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    <style type="text/css">
        display: block !important;
        display: block !important;
    h3 span:before{
        content: "[-]";
    h3:active span:before{
        content: "[+]";
    div#summary:active >  h3, h3:active ~ h4, h3:active ~ ul{
        display: none;
    <div id="summary">
    <h3>Click to hide<span></span></h3>
    <h4>title 1</h4>
    <h4>title 2</h4>
    <h4>title 3</h4>

Live demo:

It works in chrome and firefox, but how do I get it to work in ie? Also, is there a way to make it stay in the hidden state until it is clicked again, so you don't have to hold it?

share|improve this question
What is supposed to be happening? – JakeParis Jan 6 '11 at 3:02
I know that you can keep a link active by clicking and dragging your mouse off of the link and then releasing. Maybe if you changed the position of the active element or made it hidden too you could get the same effect... (and by the way that's pretty cool what you've got so far) – JustcallmeDrago Jan 6 '11 at 3:05
@JMC Creative - it's supposed to hide the h4 and ul elements – Atomix Jan 6 '11 at 3:06
IE's support for CSS selectors is very poor, especially in IE6 where support is essentially non-existent. 7's somewhat better and 8's better still. 9'll probably have fairly complete support. – Marc B Jan 6 '11 at 3:12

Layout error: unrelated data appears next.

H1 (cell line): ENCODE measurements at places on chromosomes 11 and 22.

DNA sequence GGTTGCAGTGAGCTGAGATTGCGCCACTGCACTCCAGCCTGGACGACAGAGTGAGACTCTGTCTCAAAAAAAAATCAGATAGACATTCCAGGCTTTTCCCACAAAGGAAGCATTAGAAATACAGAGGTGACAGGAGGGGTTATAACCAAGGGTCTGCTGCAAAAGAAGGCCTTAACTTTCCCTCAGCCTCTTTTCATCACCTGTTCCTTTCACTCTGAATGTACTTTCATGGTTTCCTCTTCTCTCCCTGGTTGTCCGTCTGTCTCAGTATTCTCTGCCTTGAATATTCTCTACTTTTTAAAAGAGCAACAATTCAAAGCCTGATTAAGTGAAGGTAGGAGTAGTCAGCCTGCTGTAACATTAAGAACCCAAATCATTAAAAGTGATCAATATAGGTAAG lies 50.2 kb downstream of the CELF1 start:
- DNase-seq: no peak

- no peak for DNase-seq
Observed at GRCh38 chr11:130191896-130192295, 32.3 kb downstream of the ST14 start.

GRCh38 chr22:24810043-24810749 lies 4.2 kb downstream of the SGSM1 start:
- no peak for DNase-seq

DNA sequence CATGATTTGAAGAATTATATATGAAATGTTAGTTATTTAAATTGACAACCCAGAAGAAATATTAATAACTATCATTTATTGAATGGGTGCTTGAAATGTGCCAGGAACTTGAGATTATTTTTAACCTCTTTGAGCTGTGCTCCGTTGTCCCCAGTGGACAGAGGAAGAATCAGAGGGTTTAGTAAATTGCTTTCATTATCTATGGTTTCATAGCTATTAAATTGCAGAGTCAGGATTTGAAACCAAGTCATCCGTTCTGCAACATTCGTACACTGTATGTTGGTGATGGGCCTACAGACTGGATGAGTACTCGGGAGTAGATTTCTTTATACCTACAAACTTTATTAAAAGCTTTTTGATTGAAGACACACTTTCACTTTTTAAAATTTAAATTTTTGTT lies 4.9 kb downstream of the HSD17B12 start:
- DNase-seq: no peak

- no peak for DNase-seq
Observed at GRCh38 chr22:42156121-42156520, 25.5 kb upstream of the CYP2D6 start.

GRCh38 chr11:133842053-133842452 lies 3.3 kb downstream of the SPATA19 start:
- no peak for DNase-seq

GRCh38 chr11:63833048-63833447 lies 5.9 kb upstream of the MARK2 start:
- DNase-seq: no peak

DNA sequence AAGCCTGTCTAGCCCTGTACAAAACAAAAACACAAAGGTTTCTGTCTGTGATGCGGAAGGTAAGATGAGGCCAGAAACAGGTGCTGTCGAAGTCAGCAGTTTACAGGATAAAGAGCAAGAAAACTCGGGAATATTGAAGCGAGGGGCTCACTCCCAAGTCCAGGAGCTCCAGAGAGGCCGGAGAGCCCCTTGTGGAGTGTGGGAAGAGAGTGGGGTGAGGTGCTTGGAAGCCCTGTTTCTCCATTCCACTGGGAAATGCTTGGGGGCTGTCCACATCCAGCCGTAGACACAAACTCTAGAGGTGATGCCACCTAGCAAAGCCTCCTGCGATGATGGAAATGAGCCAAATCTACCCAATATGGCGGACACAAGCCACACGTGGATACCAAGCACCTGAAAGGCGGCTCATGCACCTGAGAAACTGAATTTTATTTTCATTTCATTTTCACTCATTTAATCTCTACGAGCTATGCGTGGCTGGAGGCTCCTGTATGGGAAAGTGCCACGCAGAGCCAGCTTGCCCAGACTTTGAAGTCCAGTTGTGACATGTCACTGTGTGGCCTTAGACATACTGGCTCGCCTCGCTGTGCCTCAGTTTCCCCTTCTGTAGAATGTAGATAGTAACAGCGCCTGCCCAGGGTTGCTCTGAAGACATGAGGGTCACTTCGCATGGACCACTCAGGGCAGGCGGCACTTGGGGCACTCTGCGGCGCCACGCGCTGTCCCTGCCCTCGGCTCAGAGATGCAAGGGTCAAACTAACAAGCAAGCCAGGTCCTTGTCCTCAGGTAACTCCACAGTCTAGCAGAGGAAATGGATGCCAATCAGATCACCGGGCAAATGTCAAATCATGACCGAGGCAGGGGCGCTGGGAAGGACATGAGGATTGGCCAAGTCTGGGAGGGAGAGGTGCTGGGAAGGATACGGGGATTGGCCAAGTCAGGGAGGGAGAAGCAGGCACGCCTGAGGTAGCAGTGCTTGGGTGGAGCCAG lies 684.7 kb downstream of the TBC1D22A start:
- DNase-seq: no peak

actually you can maintain that state if you expand the :hover element's size to cover the overall window (but AFAIK not outside - for example in the chrome) – Knu Jan 22 '11 at 0:49
up vote 2 down vote accepted

Not without javascript... CSS responds to events. It cannot change the DOM state permanently.

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But a click can change the dom state for a link permanently to "visited". You used to be able to do some very neat stuff by exploiting this, see for example I think browsers have now disabled this functionality due to security concerns related to the "history disclosure hacks" – Ben Schwehn May 10 '11 at 16:22

This is some pretty cool css coding, but in terms of practicality, I would rethink the whole method you've used. It's odd that one would click on the heading only, but not the [-] "button". It only hides the text while the <h3> is in the active state, then the text reappears, and this is not intutive, not to mention practical.

If you are intent on researching this, google Stu Nicholls or Suckerfish for some css only hide/show behaviors. Learn from them, then adapt those to what you need. But as @Gaby said, CSS can't change the state of objects for good, only while the user is taking an action (like :hover or :active).

As a side issue, I would add cursor:pointer to the <h3> and <span> tags so it's clearer that it's a clickable element.

share|improve this answer
" Also, is there a way to make it stay in the hidden state until it is clicked again, so you don't have to hold it?" He said that in the question... – JustcallmeDrago Jan 6 '11 at 3:09
@Justcall: right, thanks. I missed that. – JakeParis Jan 6 '11 at 3:12

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